'I used to like Art movies, but I've given up on them. They usually bore me. But I love Arnold Schwarzenegger movies. Why? Well, for a start, there's never any danger that, unlike Art movies, I won't understand them.
'Terminator and Terminator 2 are the ultimate in escapism and pleasure and, quite frankly, two of the best movies ever made. They can be read on a number of levels and can be seen as politically quite complex. More to the point, Terminator 2 has women with muscles and guns too.
'It's him, though, that I really like, not the movies. Not that I fancy him. Actually, he's quite . . . repellent. And a Republican. He also has this reputation for being an animal. Yet on screen he is the perfect American immigrant writ large, complete with ridiculous Austrian accent. From an unfashionable background in body-building, he has gone via totally naff films like Conan the Barbarian to starring in Hollywood's state-of-the-art action pictures.
'I'm not interested in any of the other clones. Forget Jean-Claude van Damme. Arnie was the original and there's only room for one. I loathe Sylvester Stallone. He's so desperate to be taken seriously. Part of Arnie's charm is that he is willing to appear stupid. There's a wonderful self-deprecating wit about him which is an intrinsic part of his screen persona.
'In the comedies, like Twins or Kindergarten Cop, he's hilarious. You can't believe in him as a person. He is never anything but Arnold Schwarzenegger. How could he be? I've noticed that he never has sex with anyone on screen. Mind you, the audience probably couldn't take it, let alone his female leads. He'd destroy them.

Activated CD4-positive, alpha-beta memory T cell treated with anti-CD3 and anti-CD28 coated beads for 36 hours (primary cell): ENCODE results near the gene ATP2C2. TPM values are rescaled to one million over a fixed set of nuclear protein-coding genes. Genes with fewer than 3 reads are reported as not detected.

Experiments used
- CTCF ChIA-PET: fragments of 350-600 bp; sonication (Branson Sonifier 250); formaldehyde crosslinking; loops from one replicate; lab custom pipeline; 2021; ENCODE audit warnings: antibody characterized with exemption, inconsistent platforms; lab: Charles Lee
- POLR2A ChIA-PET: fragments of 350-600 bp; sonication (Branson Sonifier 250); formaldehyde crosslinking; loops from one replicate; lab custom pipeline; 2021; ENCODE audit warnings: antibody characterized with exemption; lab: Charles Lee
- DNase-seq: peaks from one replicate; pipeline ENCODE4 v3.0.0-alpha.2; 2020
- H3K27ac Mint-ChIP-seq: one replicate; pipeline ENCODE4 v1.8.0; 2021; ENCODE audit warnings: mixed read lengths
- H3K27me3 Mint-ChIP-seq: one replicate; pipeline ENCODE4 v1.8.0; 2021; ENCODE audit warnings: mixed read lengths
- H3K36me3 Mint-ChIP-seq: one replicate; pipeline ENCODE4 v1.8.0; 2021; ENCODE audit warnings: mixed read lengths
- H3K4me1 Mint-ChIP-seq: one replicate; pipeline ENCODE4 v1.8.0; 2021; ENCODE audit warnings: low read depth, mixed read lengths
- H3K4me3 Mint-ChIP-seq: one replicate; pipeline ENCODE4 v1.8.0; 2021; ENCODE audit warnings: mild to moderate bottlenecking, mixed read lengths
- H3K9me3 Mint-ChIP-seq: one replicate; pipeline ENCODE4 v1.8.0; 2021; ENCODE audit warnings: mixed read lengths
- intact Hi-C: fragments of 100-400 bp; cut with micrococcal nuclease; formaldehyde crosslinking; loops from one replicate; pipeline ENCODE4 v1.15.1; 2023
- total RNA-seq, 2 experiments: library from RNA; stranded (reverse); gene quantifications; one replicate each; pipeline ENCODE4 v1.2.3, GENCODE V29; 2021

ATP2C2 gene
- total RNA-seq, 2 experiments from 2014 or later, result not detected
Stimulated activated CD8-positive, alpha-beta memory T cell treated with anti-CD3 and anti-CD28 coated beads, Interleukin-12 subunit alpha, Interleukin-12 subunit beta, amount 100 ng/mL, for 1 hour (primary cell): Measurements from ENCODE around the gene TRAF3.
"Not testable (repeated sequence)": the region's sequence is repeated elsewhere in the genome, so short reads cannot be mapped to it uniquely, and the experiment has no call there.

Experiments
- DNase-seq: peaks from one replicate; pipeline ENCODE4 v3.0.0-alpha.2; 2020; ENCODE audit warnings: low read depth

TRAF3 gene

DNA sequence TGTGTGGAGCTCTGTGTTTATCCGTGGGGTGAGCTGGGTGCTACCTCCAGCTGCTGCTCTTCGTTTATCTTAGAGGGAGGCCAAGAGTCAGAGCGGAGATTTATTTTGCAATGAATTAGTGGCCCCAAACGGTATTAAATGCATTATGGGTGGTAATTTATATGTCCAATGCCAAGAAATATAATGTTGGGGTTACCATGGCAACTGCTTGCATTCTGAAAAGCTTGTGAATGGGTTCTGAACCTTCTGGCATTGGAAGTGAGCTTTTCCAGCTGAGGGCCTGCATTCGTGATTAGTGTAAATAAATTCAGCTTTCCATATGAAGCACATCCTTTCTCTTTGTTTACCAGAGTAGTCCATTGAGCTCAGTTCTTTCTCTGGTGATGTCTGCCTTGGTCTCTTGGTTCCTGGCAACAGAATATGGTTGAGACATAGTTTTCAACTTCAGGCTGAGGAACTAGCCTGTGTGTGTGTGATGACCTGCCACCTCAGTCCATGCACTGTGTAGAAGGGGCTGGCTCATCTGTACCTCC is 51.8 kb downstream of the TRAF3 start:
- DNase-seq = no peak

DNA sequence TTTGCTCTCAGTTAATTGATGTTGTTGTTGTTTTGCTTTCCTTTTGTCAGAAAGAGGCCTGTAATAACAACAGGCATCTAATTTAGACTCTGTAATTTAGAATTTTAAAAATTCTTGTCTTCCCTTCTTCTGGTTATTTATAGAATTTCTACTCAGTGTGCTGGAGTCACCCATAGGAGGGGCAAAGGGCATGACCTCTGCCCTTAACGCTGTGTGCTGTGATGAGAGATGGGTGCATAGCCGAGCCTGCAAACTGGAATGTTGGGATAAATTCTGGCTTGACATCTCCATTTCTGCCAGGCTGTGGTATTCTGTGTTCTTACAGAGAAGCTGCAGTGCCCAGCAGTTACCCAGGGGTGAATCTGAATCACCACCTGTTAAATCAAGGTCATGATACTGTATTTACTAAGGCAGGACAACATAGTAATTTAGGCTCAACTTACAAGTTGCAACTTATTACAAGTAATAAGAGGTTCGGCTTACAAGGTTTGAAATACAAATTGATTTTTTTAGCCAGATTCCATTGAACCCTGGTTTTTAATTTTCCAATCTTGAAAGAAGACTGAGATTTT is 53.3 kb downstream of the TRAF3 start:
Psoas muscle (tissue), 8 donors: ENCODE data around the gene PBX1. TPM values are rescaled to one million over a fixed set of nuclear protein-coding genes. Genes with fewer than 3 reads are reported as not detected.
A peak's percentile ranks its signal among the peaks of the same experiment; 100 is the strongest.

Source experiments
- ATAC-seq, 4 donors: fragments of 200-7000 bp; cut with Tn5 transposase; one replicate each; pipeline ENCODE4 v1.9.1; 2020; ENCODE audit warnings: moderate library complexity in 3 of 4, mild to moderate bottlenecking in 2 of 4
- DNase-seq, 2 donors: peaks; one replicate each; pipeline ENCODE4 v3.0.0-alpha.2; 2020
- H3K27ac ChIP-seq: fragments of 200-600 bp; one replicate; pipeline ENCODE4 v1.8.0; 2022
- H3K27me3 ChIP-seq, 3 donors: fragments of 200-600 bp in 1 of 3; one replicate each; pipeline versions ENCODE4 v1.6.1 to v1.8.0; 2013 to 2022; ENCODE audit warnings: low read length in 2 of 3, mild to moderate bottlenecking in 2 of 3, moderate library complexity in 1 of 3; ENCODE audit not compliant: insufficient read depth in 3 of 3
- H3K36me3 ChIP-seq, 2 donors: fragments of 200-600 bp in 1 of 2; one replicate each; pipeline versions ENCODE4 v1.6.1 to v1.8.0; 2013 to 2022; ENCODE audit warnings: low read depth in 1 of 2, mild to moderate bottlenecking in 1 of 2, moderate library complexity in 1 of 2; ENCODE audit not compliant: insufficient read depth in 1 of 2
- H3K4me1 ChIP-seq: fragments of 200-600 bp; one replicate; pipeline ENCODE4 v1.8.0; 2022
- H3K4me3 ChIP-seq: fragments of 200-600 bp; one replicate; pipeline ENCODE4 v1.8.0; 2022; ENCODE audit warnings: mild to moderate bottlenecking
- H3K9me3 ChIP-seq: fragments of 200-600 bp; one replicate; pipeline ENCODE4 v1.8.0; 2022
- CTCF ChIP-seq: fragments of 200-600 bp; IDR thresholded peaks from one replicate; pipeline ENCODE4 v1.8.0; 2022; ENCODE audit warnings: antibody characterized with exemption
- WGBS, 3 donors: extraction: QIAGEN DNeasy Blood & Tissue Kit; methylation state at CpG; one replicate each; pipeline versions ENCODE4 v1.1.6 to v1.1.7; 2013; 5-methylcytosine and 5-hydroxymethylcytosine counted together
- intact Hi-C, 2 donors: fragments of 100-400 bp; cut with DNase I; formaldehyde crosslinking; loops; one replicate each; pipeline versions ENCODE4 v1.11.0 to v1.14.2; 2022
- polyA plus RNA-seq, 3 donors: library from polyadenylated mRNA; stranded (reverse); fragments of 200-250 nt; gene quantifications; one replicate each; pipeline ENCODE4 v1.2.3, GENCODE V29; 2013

'We were given the Terminator movies box set as a wedding present. My husband likes the movies because they're violent. But then, so do I. The violence is simply never real. It's extreme and it's in a movie. That's as far away from real life as you can get.
'Unfortunately, there is now an anti-violence Hollywood trend which will create problems for action-Arnie. It's what he's built for. The Last Action Hero tried to mix genres and failed. It was all too self-conscious. He seemed to have lost his way. Mind you, whatever he does, I'll go and see it.'
The novelist Kate Pullinger ('Tiny Lies', 'Where Does Kissing End?') was in the confessional with David Benedict